by Kevin Muller
The Nun is the new entry in The Conjuring cinematic universe. It expands upon the legend of an evil spirit that takes the form of a hideous nun. The universe has been the go to for those who want to be dropped into a world of the supernatural, instead of one full of superheroes. Annabelle was the first standalone film based on the findings of real life couple Ed and Lorraine Warren. Of course, major liberties have been taken, but each of these films follow the same beats as the ones that proceed them. Does this one add anything new to the universe or is it just one that will get lost in the shuffle as more of these are to be made in the near future?
At the Carta Monastery, two nuns encounter the evil entity, known as Valak, which ends in their unfortunate demise. The Vatican learns of this incident and sends Father Burke, played by Demian Bichir, along with the innocent and wide eyed Sister Irene. Irene still hasn’t taken her vows and worried she may not be suitable for this mission. The two arrive in Romania, where they meet Maurice “Frenchie” Theriault, who is given both the duties of being the slight comic relief and love interest for the Irene. It really doesn’t go anywhere, but it is always nice to see two young attractive people flirt in the midst of death and sorrow. See, Maurice was the one who discovered one of the nuns bodies hanging from the Monastery and acts as a guide for the two. Once they get to the Monastery, all hell breaks loose and they start to learn more about Valak and how to stop him.
While The Conjuring 2 was filmed in England, one of the strengths of this film, is how it takes advantage of its filming location. The country of Romania is beautifully represented under the eye of cinematographer Maxime Alexandre. He is no stranger to the horror genre, he worked on the Annabelle: Creation and the remake of The Hills of Eyes. The atmosphere of the film possesses an old school and authentic feel. You actually feel like you are there, as opposed to it feeling like a studio or somewhere in America doubling for the country. For the first 30 minutes, the film does match Alexandre’s eye to detail. The typical jumps scares are scarce and the build up to what they will face in that monastery does feel very true and terrifying. Some of the horror action pieces rely more on genuine fear than cheap tactics like a character popping out of nowhere or a tricks with the sound editing.
Unfortunately, as the movie progresses, it starts to surrender to those typical tactics that this series, and most Hollywood horror these days, thinks is the definition of true horror. The acting here isn’t anything to write home about either. Taissa Farmiga has the job of carrying this movie on her shoulders, and she does an okay job. Her innocence and girl next door look do the film both a justice and injustice throughout the ninety minutes. You can’t help to feel complete sympathy for her when she is thrown into situations where she faces Valak. Farmiga completely sells the innocent and virginal nature of the character. Unfortunately, there are times when that acting style is completely misplaced. There is a part where she is being informed of the history of Valak. The fear in her eyes would be justified if it happened at the end of the story. At that point, it comes off weird that she would be reacting to a story that hasn’t even begun to be told. Demian Burke is fine as Father Burke. His side story with him being haunted by the apparition of a boy who died under his watch, is oddly placed. The side plot should give the movie a much needed dimension, but it kind of comes off as cheap and an excuse to throw the poor father into the jump scare tactics. The one bright spot here, but with some flaws, is Maurice. Even though his romantic interest in Irene, who is a dedicated nun, is placed there for cute moments, he completely sells the charming nature of the character. He also acts as the character who reacts to horrific situations with humor. Actor Jonas Bloquet does a fine job at selling both these qualities of the character.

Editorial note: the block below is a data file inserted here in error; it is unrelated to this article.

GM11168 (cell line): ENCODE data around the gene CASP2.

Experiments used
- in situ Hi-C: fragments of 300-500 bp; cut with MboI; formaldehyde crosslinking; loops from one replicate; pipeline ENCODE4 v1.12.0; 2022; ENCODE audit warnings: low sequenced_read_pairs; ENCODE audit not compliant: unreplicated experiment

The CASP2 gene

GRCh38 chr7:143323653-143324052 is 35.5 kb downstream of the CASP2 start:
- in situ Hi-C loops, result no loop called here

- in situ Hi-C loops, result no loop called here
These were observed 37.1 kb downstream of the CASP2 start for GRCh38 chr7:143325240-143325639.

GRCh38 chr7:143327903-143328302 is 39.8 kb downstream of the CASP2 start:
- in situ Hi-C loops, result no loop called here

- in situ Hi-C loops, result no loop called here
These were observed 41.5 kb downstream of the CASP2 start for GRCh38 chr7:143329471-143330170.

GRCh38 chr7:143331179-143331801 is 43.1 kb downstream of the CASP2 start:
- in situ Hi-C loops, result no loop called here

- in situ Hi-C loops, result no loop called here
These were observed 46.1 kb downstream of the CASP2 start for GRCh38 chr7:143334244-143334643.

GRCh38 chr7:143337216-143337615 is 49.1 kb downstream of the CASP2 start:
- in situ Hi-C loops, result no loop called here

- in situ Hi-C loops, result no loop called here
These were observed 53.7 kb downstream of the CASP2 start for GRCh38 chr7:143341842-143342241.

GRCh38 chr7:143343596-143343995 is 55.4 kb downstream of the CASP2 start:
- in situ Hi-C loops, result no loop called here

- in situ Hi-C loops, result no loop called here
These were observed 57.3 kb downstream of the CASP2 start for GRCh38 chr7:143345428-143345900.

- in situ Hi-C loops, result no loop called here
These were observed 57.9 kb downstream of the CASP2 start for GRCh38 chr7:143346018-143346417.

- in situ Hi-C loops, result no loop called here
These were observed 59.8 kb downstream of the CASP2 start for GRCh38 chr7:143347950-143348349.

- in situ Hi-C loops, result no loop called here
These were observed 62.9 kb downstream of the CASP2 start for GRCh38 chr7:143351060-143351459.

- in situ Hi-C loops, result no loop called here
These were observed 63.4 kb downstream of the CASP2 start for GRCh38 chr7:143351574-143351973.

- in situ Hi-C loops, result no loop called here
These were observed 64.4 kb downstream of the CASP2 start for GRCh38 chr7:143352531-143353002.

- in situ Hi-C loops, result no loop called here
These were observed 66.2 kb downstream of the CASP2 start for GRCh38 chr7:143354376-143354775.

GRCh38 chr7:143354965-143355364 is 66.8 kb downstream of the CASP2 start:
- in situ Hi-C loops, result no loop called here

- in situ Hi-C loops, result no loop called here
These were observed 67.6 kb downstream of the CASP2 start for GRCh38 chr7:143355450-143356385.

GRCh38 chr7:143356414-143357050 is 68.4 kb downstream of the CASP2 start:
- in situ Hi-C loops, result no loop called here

As of the date of this review, the movie has raked in 109 million dollars, so it obviously is shielded from any type of criticism. It isn’t a terrible picture, there have been many other bad movies released this year. This is one that is just lazy, predictable, and should’ve been a lot better than it turned out to be. Since the movie has made so much money, don’t expect the future films, in this universe, to break the formula that these movies are built on. We are going to be haunted by more of the same.
I am giving The Nun a 2.5 out of 5 Hair Pieces.